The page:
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Should You Take SI's McCarron Cover Seriously?

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If only there was a guideline for this sort of thing.

Sports Illustrated

Gracing the cover of Sports Illustrated this week is Alabama's A.J. McCarron. After calling him "King Crimson", a reference to a progressive rock band most people under 30 haven't heard of, it says:

On the Brink of a THIRD NATIONAL TITLE Is It Time to Think About AJ McCarron As One of the Best Ever?

All capitalization and (missing) punctuation from the original.

The article isn't out yet so we can't dive into this too deeply, but let's stop and think a bit. First, let's acknowledge the weasel words of "one of the best ever" instead of "the best ever". Both titles are subjective, but the former is more so. You get to create your own guidelines for it, so therefore you can fit about whatever you want into it. It's very handy.

But anyway, the criteria being used here for putting McCarron up there is team success. Giving quarterbacks credit for wins and losses is even less sensical than giving credit to baseball pitchers for them. I can prove it. Each of McCarron's last two regular seasons have finished 11-1. Florida went 11-1 in 2012. Was the quarterback play equal across the two teams? Exactly.

It's hard to put McCarron into the absolute upper echelon for two reasons. One is that he has been on teams overflowing with incredibly talented players. It's hard to isolate what success is attributable to him alone when the NFL drafts eight or nine of his teammates every year. Second, he's not asked to do as much as some other quarterbacks. That's not his fault, but he accomplishes less than, say, Johnny Manziel because he doesn't have to. His stats just don't pop in the same way that others of his era do, and that explains why he's yet to even get invited to the Heisman Trophy ceremony despite his teams' successes.

Finally, this is a classic case of Betteridge's law of headlines. That aphorism says, "Any headline which ends in a question mark can be answered by the word no." It describes a tactic of lazy headline writers who try to juice up interest in stories by making it sound like doubt is present where none exists. Think about it if you turned things around where headlines were questions where the answer is "yes". Did you see any of these headlines this past weekend?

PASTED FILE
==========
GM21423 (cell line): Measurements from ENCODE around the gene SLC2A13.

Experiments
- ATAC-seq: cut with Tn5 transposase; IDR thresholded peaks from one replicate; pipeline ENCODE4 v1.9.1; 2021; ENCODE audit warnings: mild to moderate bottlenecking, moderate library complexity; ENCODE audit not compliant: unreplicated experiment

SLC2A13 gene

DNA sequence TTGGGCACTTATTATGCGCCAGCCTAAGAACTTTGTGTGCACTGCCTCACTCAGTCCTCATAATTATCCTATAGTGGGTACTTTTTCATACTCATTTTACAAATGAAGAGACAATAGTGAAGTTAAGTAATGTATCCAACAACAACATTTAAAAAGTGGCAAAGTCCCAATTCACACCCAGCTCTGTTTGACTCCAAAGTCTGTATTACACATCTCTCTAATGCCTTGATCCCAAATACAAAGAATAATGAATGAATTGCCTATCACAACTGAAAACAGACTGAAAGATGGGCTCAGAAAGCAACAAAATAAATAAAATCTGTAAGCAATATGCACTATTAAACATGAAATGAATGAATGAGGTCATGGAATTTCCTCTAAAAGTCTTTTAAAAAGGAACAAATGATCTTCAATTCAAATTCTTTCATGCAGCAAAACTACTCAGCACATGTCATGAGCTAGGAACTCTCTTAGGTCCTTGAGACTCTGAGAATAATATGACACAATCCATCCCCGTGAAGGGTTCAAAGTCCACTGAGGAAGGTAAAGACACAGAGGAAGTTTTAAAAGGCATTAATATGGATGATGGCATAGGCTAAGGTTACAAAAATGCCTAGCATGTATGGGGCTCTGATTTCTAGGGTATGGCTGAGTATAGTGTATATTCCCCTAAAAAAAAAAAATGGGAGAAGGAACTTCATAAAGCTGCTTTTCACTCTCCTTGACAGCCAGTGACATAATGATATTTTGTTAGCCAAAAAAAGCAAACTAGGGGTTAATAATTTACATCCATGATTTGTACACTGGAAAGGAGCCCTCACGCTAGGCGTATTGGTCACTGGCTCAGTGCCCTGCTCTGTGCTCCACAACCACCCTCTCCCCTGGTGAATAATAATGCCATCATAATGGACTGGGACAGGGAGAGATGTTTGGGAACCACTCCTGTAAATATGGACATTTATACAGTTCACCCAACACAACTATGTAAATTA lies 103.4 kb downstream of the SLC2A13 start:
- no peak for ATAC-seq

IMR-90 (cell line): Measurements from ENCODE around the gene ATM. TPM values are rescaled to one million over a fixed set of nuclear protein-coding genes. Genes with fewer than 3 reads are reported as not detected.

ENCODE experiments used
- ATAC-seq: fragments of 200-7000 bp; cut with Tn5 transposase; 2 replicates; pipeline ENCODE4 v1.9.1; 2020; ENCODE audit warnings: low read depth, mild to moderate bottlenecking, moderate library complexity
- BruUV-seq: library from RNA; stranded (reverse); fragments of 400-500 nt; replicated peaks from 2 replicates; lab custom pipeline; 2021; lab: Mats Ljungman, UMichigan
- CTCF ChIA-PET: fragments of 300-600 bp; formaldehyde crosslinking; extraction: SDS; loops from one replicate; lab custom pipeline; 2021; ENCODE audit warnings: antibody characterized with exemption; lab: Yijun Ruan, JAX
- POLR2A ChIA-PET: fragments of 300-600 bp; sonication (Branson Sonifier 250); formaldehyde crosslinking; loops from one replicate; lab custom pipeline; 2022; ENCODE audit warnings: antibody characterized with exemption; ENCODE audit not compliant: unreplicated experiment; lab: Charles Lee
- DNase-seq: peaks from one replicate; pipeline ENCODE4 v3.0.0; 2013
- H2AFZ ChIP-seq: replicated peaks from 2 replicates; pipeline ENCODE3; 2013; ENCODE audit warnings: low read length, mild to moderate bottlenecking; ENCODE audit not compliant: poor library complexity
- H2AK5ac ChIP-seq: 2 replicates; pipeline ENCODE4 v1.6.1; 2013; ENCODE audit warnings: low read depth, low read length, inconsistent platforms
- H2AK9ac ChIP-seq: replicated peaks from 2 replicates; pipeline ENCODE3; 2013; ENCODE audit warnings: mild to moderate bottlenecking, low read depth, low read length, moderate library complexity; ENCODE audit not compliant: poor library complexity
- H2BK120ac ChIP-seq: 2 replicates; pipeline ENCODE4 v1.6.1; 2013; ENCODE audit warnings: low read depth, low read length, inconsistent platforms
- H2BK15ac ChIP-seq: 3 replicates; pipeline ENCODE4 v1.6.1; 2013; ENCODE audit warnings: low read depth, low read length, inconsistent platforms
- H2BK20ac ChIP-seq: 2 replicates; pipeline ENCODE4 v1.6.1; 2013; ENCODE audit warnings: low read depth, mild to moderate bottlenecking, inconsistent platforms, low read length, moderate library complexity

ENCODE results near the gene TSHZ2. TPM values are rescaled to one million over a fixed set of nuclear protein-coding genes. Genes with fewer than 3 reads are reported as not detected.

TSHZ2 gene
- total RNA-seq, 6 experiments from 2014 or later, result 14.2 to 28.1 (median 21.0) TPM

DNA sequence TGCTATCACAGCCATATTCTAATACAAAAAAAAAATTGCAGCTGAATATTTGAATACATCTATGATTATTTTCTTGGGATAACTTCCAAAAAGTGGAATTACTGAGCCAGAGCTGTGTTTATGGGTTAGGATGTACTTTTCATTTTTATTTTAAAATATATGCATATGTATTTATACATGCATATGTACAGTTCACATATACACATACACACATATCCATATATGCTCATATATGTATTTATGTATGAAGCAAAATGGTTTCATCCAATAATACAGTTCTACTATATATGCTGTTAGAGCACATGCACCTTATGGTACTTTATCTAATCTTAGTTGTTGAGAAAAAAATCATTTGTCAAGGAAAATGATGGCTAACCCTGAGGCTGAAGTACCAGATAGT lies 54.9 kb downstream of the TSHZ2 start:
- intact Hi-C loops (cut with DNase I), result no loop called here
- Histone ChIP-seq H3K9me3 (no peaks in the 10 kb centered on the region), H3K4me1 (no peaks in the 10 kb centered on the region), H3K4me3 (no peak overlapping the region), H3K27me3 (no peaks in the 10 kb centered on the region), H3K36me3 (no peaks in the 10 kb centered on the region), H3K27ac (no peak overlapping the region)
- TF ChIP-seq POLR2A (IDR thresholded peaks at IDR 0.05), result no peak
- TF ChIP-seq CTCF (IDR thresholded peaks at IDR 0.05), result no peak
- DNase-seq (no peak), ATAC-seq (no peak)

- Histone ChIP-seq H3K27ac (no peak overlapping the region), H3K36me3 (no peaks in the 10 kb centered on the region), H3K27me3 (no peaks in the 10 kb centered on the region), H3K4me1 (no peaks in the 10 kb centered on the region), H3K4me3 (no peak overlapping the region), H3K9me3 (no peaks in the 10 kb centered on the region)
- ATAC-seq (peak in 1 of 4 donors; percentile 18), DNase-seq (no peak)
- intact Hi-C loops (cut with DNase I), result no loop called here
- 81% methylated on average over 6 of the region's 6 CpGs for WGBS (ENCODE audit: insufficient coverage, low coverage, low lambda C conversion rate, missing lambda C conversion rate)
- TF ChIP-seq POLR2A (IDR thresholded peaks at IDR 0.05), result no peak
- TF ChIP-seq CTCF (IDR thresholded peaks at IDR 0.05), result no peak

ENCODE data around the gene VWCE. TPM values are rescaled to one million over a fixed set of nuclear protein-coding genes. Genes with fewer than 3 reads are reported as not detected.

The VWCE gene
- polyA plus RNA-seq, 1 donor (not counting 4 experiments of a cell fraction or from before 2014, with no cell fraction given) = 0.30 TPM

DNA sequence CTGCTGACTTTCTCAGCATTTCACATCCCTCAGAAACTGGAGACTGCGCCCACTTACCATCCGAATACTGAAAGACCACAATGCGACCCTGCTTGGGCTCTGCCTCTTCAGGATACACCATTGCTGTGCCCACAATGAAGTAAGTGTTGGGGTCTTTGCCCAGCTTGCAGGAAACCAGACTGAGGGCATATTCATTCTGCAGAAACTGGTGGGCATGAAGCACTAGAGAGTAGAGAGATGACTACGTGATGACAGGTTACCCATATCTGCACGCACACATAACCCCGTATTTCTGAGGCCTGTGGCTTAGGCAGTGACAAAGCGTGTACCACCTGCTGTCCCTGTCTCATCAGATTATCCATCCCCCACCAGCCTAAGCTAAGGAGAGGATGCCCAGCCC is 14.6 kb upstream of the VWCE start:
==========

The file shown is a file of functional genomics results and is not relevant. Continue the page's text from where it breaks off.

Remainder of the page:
• Did Auburn beat Georgia 43-38?
  • Is Alabama still the No. 1 team in the polls?
  • Does Richard Billingsley's computer poll make no sense whatsoever?

If you did, incidentally, never read anything from that publisher again. Don't encourage that kind of behavior. We try to avoid this law around here, mainly by not asking yes-or-no questions.

Is it time to start thinking about McCarron as one of the best ever? No. Either it's already past time based on his individual exploits, or if you really want to pin it all on team success, then it's not time yet. Alabama has the toughest road ahead of the four remaining undefeated BCS conference teams, after all, with Auburn and possibly either Missouri or South Carolina still to come. There is no guarantee he'll even play in the SEC Championship Game yet, much less get a third BCS title ring.

If Bama wins out, the team will have gone 39-2 with McCarron as the starting quarterback. From 2000-2002, Miami (FL) went 38-2 with Ken Dorsey as the starting quarterback. The team narrowly missed out on the national title game rematch with FSU in 2000, won the title as an undefeated team in 2001, and lost the 2002 national title game in double overtime on a controversial call. In 2011, Alabama would have missed out on a national title game rematch with LSU had Oklahoma State not gagged away its game against Iowa State. It would have won the national title as an undefeated team in 2013 under this hypothetical, and it was fortunate enough to lose its squeaker in 2012 in the regular season rather than the BCS title game.

In other words, there will be only very small differences in Dorsey's team record and McCarron's team record. Their stats are going to end up fairly close too. When people discuss the all time greats these days, no one outside the Miami fan base mentions Dorsey. I wonder how many fans even remember Dorsey without being reminded at this point.

As I said earlier, everyone can set his or her own criteria for "one of the best ever", so you can answer yes or no however you like. My guess is that he's going to end up like Dorsey—beloved by his own fan base but relatively faded from memory as time goes on. Maybe helping his team win a third national title would help prevent that, but ultimately it doesn't matter. If he's one of your best ever, then that's cool. If he's not, that's cool too. It's unlikely that a mere SI cover should make any difference in the discussion.